Background. Social environment and health status are related, and changes affecting social relations may also affect the general health state of a group. During the past few years, several events have affected the relationships between Muslim immigrants and the non-immigrant population in many countries. This study investigates whether the health status of the Moroccan and Turkish immigrants in the Netherlands has changed in four years, whether changes in health status have had any influence on primary health care use, and which socio-demographic factors might explain this relationship. Methods. A cohort of 108 Turkish and 102 Moroccan respondents were interviewed in 2001 and in 2005. The questionnaire included the SF-36 and the GP contact frequency (in the past two months). Interviews were conducted in the language preferred by the respondents. Data were analysed using multivariate linear regression. Results. The mental health of the Moroccan group improved between 2001 and 2005. Physical health remained unchanged for both groups. The number of GP contacts decreased with half a contact/2 months among the Turkish group. Significant predictors of physical health change were: age, educational level. For mental health change, these were: ethnicity, age, civil status, work situation in 2001, change in work situation. For change in GP contacts: ethnicity, age and change in mental and physical health. Conclusion. Changes in health status concerned the mental health component. Changes in health status were paired with changes in health care utilization. Among the Turkish group, an unexpected decrease in GP contacts was noticed, whilst showing a generally unchanged health status. Further research taking perceived quality of care into account might help shedding some light on this outcome.,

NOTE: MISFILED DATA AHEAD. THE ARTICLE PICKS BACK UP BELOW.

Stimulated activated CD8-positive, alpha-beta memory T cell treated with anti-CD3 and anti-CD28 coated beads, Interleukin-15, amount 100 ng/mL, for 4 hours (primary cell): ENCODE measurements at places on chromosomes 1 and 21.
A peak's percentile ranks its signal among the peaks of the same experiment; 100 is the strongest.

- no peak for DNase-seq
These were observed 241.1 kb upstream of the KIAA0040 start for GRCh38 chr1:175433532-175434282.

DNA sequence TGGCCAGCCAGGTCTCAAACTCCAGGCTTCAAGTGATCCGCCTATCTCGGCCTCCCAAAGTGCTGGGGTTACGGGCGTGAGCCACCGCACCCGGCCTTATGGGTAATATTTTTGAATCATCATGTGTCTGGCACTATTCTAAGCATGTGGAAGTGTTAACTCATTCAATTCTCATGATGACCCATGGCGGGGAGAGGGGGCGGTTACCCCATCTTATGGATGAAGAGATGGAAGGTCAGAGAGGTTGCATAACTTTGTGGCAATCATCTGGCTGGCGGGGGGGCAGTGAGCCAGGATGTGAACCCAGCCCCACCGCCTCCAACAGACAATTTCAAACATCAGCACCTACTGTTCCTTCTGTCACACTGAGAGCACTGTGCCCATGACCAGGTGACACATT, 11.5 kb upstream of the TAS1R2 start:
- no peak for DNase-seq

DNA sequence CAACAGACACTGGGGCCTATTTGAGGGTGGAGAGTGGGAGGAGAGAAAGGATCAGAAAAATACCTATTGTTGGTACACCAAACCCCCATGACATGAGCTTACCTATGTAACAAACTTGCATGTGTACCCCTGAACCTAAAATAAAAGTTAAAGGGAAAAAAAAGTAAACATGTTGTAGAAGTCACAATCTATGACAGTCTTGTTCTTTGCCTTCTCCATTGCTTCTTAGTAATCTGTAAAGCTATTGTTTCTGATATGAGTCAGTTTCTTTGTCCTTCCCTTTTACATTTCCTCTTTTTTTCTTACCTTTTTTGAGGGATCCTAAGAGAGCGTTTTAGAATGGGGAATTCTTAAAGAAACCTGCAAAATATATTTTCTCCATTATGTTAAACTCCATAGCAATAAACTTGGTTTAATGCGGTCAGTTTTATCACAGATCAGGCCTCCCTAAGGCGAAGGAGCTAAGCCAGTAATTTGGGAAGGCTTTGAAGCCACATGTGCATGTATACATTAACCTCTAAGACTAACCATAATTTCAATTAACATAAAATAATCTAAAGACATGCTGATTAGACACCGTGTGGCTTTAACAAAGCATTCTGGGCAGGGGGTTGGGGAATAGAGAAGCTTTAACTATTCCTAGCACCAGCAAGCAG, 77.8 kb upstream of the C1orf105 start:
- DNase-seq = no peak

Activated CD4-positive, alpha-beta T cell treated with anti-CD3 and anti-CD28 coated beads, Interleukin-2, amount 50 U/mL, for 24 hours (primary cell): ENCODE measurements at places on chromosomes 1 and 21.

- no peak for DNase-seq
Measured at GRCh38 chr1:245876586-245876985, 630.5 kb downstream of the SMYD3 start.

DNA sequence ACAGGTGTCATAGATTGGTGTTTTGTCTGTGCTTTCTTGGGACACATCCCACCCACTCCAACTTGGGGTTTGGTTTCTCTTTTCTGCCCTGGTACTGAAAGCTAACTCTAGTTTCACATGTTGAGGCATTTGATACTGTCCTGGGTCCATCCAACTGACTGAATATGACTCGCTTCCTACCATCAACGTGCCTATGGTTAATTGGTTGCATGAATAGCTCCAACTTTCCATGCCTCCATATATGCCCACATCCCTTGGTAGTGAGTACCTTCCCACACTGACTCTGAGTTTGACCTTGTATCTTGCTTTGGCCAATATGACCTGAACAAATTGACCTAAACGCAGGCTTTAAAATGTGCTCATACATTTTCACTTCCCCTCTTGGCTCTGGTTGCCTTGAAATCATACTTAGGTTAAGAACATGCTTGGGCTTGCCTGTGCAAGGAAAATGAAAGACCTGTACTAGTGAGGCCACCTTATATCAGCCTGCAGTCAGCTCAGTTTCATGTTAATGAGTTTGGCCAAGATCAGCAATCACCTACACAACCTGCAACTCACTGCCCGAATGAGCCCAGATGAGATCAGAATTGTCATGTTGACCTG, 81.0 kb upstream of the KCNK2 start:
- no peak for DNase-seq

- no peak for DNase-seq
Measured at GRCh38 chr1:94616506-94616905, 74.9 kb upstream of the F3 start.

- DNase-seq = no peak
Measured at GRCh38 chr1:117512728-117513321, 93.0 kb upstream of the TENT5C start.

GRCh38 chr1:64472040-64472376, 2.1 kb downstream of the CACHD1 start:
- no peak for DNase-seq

BMC Public Health
Institute for Medical Technology Assessment (iMTA)

Lamkaddem, M., Spreeuwenberg, P., Devillé, W., Foets, M., & Groenewegen, P. (2008). Changes in health and primary health care use of Moroccan and Turkish migrants between 2001 and 2005: A longitudinal study. BMC Public Health, 8. doi:10.1186/1471-2458-8-40